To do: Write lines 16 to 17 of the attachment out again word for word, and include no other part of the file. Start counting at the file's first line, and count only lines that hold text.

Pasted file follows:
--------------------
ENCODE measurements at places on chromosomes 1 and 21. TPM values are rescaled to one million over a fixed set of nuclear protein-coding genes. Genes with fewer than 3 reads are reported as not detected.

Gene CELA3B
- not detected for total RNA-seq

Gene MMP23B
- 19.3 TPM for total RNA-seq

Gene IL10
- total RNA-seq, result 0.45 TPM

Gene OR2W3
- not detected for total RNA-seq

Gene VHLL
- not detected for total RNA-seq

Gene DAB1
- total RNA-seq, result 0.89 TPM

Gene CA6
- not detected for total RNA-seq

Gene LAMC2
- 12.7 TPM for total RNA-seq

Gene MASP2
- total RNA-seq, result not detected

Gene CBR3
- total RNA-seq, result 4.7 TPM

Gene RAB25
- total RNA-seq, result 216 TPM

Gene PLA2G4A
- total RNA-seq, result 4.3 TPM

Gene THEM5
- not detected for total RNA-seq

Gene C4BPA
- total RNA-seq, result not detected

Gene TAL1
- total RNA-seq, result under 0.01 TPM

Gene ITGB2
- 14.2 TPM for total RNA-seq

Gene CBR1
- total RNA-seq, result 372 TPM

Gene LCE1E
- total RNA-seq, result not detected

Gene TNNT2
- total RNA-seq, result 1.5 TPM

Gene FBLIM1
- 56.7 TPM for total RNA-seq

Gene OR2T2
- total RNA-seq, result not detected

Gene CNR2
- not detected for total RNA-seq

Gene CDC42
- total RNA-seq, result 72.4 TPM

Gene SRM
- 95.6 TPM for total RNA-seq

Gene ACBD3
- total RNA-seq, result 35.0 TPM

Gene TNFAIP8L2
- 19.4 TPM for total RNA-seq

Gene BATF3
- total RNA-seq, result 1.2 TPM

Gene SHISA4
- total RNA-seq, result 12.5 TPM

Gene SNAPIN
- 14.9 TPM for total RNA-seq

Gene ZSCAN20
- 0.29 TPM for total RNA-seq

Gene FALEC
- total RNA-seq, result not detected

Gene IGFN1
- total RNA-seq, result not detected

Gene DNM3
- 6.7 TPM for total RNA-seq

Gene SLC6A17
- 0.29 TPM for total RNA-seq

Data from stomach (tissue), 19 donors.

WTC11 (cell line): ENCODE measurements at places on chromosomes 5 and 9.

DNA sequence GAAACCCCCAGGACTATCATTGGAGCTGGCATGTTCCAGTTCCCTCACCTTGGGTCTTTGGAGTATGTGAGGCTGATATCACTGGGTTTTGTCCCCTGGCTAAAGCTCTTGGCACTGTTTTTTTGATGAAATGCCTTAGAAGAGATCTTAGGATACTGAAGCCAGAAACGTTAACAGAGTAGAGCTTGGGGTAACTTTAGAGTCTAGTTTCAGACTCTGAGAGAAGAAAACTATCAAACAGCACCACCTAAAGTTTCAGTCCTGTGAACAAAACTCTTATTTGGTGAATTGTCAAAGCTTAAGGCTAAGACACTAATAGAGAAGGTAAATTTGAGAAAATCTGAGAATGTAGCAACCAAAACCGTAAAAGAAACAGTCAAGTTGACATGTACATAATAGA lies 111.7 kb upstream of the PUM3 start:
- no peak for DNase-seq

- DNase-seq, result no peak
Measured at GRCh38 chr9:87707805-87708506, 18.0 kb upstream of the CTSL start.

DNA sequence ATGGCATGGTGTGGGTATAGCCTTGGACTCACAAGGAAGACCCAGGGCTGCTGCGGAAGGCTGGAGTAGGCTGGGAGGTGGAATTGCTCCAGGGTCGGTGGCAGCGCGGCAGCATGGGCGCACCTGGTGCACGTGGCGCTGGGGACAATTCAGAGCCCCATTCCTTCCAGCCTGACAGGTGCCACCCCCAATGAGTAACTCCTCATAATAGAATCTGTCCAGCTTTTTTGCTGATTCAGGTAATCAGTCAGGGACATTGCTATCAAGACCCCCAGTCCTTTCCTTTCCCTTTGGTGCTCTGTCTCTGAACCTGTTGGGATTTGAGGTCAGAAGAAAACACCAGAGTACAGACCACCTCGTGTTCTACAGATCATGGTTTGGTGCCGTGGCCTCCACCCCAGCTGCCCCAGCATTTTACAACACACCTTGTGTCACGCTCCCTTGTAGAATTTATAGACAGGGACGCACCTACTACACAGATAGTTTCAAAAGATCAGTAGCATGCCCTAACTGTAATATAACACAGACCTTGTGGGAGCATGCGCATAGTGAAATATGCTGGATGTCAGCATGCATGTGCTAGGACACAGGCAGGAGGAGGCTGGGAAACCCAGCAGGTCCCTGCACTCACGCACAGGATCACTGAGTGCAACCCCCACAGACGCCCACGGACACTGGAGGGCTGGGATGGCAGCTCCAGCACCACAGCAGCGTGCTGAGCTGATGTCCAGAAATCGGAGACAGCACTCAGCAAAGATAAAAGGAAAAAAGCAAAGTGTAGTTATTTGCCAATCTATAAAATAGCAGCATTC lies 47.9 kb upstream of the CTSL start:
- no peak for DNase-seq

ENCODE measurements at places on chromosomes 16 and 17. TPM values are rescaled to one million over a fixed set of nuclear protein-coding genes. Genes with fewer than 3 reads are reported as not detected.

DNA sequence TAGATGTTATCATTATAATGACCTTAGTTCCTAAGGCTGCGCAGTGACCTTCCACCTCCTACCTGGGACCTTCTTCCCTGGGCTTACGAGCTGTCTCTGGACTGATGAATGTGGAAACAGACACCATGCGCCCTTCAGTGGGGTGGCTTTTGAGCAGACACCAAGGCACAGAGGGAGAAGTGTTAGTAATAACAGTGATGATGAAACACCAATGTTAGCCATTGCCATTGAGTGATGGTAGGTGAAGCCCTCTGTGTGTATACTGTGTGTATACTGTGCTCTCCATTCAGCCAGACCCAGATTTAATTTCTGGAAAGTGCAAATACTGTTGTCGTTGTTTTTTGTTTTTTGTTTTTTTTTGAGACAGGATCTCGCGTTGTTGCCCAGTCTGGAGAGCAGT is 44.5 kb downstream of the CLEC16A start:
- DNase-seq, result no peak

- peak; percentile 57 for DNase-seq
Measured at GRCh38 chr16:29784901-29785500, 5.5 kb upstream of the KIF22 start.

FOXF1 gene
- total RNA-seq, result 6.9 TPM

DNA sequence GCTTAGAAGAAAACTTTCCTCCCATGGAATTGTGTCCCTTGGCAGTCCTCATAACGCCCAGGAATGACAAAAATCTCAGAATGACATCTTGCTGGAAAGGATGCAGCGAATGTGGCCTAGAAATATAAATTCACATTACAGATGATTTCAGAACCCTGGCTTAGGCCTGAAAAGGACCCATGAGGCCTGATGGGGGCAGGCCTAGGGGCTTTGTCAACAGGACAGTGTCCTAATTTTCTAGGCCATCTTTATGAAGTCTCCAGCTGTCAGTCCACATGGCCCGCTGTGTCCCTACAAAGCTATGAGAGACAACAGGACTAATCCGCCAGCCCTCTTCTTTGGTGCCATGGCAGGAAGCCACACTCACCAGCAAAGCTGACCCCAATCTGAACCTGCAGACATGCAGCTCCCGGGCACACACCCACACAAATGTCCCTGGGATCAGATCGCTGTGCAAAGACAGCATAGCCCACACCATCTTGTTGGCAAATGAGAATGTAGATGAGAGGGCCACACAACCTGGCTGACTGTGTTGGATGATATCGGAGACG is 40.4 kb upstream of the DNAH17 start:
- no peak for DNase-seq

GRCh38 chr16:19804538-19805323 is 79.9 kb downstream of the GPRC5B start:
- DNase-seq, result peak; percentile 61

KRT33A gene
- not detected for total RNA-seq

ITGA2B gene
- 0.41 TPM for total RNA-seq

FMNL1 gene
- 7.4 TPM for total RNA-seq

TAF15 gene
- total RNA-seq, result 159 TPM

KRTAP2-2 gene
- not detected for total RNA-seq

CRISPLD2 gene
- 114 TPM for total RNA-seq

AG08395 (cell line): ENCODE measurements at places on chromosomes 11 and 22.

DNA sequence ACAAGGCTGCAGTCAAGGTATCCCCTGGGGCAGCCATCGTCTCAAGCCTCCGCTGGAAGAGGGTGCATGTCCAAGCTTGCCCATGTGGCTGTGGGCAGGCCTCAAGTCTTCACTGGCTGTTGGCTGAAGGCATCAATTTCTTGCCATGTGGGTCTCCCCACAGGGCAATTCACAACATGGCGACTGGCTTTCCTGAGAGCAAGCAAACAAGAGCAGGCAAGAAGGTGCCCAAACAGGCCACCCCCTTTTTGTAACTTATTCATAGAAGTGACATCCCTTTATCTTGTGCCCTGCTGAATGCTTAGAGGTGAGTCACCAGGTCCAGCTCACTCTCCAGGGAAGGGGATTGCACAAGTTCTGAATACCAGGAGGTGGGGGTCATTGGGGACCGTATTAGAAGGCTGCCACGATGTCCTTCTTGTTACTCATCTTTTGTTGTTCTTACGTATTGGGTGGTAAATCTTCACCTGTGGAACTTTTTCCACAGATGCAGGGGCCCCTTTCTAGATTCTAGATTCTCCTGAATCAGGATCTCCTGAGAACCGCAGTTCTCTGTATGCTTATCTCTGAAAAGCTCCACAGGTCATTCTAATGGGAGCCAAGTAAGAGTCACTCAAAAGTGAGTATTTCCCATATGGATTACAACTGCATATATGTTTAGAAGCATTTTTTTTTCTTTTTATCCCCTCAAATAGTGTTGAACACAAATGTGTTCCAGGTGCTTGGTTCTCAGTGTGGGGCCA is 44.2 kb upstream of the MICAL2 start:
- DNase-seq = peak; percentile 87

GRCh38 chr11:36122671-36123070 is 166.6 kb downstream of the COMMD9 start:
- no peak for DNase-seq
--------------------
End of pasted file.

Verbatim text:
Gene LAMC2
- 12.7 TPM for total RNA-seq